The latest issue of the Science in the News “Flash” is out now about the connections between atopic disorders – namely allergies, asthma and eczema.

Itchy, watery eyes, and a drippy nose. Constricted, swollen airways secreting thick mucus. Itchy, red, dry, cracked skin. These symptoms describe three conditions — allergies, asthma, and eczema, respectively — that are commonly found together in the same people. Yet, what causes these symptoms and why they are so closely associated with each other is still poorly understood.

The Flash is written and edited by graduate students, an all-volunteer effort to explain complex science to the general public. Last month, I wrote about the link between obesity, inflammation and type 2 diabetes. This month, graduate student Elizabeth Brown from the Human Evolutionary Biology department writes about another problem involving an overzealous immune system.

Despite progress in fighting infectious diseases in developed countries with increased sanitation, antibiotics, and antiviral medications, allergies have become increasingly common in these regions. A few hypotheses have been put forth to explain this trend.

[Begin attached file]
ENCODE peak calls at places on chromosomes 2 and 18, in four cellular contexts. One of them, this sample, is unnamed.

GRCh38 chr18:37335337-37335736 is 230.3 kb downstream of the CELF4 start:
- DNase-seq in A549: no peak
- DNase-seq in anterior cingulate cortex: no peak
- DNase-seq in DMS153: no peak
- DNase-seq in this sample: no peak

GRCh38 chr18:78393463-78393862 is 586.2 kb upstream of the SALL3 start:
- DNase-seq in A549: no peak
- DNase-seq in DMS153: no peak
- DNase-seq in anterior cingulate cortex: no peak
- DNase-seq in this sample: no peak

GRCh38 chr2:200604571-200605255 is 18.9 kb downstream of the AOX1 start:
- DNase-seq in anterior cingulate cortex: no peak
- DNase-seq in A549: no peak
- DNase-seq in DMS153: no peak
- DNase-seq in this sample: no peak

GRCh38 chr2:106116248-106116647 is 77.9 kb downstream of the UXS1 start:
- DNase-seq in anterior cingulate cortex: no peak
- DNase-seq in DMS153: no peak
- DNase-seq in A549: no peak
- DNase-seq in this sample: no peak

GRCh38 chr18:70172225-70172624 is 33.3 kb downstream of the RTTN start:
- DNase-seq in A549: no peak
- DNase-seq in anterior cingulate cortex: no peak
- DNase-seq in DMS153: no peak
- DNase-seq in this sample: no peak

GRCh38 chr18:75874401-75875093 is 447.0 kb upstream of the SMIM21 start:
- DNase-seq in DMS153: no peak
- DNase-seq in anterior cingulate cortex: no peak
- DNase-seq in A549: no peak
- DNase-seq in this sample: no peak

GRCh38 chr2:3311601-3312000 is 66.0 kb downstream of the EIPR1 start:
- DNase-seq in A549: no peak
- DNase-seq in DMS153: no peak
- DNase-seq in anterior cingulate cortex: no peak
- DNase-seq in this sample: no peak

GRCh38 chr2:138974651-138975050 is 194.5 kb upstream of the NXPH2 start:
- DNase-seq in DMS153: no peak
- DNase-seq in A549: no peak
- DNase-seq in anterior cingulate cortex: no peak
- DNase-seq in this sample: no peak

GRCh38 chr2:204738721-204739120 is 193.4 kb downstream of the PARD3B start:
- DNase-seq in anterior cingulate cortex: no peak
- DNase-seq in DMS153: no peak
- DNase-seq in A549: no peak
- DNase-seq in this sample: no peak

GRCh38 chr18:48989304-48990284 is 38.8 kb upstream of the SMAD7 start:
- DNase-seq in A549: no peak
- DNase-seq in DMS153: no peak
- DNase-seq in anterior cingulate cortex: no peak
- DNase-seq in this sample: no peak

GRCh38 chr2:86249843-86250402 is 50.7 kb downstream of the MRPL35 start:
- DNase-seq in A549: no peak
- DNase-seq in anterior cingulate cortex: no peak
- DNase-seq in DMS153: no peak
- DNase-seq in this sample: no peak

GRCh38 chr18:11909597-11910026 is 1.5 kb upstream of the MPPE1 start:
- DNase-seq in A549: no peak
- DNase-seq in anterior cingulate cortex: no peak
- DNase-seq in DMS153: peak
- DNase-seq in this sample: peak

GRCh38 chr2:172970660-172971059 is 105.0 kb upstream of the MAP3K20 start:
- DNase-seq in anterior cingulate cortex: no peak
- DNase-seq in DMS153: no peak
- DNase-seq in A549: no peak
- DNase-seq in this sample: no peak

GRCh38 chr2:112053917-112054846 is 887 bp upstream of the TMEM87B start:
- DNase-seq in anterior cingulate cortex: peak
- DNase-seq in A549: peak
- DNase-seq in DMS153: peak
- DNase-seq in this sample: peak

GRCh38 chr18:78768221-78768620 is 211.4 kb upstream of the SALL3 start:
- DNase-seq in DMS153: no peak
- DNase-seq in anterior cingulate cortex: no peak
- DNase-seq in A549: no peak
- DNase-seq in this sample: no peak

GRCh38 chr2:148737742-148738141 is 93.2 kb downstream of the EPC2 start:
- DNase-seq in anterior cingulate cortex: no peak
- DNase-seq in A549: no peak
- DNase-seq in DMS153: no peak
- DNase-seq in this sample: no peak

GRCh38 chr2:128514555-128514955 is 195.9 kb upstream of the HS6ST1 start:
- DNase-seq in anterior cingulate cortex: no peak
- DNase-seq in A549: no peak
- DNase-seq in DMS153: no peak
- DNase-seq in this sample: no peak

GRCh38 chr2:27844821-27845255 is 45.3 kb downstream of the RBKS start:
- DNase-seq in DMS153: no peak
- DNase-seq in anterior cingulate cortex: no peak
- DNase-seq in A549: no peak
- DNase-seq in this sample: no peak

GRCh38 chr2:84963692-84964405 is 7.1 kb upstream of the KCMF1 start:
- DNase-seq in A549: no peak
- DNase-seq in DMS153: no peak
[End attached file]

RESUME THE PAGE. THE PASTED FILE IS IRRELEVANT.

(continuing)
Check it out!

Comments

  1. #1 Art
    January 9, 2012

    Informative, thanks.

  2. #2 rafael matias
    January 10, 2012

    In my opinion Hygiene Hypothesis is the best hypotheses to explain the “recently” epidemic of allergy related diseases. Zimmer has beautifully explained the lack of contact with parasites (worms) in our modern society in his book “parasite rex”

  3. #3 rehana
    January 11, 2012

    In fact I prefer the version of the hygiene hypothesis explained in Parasite Rex. According to that version, it’s not that your immune system is bored and looking for something to pick on, it’s that we’ve co-evolved with parasites that suppress our immune systems. Take away the parasites and our immune systems become too sensitive.

  4. #4 Kevin
    January 11, 2012

    @ Rehana – In fact, I think that’s a slightly more accurate way to frame it, but even that isn’t quite right. Really, our immune system evolved to expect parasites. It’s not necessarily that parasites are actively suppressing our immune system, but rather our immune system suppresses itself when it sees worms.

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